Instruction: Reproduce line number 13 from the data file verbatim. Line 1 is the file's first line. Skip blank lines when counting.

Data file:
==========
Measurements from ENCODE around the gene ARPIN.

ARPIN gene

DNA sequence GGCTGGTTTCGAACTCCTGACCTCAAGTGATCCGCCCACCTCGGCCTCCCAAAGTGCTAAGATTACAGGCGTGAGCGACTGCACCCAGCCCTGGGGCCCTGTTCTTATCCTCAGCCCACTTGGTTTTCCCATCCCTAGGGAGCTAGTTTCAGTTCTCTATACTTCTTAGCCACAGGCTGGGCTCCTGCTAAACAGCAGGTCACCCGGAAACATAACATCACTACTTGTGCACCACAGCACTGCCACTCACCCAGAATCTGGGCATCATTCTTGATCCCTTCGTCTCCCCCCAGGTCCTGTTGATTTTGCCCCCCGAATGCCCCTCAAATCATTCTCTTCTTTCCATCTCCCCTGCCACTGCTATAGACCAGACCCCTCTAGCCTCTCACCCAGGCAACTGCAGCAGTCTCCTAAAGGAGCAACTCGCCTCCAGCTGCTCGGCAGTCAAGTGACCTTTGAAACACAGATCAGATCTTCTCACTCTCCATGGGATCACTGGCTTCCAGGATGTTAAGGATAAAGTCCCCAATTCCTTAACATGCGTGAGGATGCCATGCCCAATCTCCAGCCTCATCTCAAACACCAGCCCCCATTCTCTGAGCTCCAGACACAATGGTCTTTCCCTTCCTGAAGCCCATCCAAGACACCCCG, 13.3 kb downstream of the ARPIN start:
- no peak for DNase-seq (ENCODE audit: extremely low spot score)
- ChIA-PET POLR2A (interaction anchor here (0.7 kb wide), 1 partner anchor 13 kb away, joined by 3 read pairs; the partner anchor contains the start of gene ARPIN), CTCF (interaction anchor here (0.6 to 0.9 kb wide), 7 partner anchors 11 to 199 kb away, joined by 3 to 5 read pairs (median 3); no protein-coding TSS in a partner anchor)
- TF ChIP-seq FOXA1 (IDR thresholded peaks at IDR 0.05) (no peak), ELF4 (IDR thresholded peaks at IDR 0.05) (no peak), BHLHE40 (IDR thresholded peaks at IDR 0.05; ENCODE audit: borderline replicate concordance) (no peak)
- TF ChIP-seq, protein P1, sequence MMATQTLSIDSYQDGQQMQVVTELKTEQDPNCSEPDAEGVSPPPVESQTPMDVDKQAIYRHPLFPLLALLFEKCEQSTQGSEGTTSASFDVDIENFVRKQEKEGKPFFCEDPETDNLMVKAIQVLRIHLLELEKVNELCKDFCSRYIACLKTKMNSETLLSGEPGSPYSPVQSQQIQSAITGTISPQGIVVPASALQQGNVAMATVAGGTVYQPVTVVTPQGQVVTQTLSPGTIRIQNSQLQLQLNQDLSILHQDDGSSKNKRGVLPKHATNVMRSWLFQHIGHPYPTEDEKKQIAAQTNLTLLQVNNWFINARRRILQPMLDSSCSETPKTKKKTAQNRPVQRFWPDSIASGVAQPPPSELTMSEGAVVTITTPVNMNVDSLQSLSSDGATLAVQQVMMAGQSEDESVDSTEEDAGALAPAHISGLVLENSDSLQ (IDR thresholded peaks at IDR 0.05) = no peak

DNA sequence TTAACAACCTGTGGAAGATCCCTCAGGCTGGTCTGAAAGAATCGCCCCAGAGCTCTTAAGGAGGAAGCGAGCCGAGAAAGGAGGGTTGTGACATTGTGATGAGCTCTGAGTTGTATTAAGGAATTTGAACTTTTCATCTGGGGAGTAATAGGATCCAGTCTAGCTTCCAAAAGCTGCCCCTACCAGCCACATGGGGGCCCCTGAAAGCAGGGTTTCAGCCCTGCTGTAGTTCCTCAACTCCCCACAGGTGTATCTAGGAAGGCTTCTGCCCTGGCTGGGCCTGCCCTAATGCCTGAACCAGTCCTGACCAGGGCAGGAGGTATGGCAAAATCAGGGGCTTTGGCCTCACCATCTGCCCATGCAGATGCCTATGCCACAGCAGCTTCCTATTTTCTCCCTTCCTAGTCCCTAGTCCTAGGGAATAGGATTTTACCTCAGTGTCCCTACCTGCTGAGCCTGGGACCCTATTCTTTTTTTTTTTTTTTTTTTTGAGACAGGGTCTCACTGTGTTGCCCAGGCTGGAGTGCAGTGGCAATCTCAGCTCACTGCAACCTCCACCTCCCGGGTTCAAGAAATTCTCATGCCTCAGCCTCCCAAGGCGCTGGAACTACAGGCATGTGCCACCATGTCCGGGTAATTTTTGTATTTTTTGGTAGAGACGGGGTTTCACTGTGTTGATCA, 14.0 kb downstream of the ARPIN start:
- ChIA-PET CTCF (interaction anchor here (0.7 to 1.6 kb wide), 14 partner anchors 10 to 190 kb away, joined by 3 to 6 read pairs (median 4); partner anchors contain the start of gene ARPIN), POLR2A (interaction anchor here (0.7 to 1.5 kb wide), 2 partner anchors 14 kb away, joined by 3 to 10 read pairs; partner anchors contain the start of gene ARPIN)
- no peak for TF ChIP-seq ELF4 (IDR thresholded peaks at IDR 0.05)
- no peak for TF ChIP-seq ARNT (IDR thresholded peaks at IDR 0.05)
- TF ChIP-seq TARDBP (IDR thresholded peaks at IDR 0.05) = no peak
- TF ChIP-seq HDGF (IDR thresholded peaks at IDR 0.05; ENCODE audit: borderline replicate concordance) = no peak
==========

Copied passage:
- TF ChIP-seq HDGF (IDR thresholded peaks at IDR 0.05; ENCODE audit: borderline replicate concordance) = no peak